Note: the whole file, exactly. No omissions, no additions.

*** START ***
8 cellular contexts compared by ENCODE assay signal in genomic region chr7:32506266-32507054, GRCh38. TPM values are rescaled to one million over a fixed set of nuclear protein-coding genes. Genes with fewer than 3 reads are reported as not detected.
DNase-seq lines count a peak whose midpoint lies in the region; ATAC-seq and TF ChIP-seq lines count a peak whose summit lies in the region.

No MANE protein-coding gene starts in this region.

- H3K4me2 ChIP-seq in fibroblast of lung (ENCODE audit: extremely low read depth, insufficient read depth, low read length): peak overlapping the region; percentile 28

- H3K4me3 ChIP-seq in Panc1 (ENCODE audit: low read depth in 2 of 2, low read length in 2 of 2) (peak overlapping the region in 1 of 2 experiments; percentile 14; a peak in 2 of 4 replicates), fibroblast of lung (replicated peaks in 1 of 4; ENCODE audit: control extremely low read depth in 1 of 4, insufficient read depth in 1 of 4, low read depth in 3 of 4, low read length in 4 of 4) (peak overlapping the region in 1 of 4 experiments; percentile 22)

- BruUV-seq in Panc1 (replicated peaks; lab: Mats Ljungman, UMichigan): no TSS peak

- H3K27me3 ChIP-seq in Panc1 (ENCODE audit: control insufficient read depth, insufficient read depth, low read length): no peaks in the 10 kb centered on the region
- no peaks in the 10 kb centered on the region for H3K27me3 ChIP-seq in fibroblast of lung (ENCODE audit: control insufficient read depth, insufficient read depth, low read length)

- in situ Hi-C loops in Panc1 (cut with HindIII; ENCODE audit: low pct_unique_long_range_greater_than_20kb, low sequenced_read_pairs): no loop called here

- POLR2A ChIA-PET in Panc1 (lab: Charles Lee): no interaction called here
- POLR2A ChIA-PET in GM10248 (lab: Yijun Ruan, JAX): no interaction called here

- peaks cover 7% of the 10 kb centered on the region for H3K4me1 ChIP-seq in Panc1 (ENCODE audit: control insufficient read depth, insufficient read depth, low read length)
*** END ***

8 cellular contexts compared by ENCODE assay signal in genomic region chr7:32506266-32507054, GRCh38. TPM values are rescaled to one million over a fixed set of nuclear protein-coding genes. Genes with fewer than 3 reads are reported as not detected.
DNase-seq lines count a peak whose midpoint lies in the region; ATAC-seq and TF ChIP-seq lines count a peak whose summit lies in the region.

No MANE protein-coding gene starts in this region.

- H3K4me2 ChIP-seq in fibroblast of lung (ENCODE audit: extremely low read depth, insufficient read depth, low read length): peak overlapping the region; percentile 28

- H3K4me3 ChIP-seq in Panc1 (ENCODE audit: low read depth in 2 of 2, low read length in 2 of 2) (peak overlapping the region in 1 of 2 experiments; percentile 14; a peak in 2 of 4 replicates), fibroblast of lung (replicated peaks in 1 of 4; ENCODE audit: control extremely low read depth in 1 of 4, insufficient read depth in 1 of 4, low read depth in 3 of 4, low read length in 4 of 4) (peak overlapping the region in 1 of 4 experiments; percentile 22)

- BruUV-seq in Panc1 (replicated peaks; lab: Mats Ljungman, UMichigan): no TSS peak

- H3K27me3 ChIP-seq in Panc1 (ENCODE audit: control insufficient read depth, insufficient read depth, low read length): no peaks in the 10 kb centered on the region
- no peaks in the 10 kb centered on the region for H3K27me3 ChIP-seq in fibroblast of lung (ENCODE audit: control insufficient read depth, insufficient read depth, low read length)

- in situ Hi-C loops in Panc1 (cut with HindIII; ENCODE audit: low pct_unique_long_range_greater_than_20kb, low sequenced_read_pairs): no loop called here

- POLR2A ChIA-PET in Panc1 (lab: Charles Lee): no interaction called here
- POLR2A ChIA-PET in GM10248 (lab: Yijun Ruan, JAX): no interaction called here

- peaks cover 7% of the 10 kb centered on the region for H3K4me1 ChIP-seq in Panc1 (ENCODE audit: control insufficient read depth, insufficient read depth, low read length)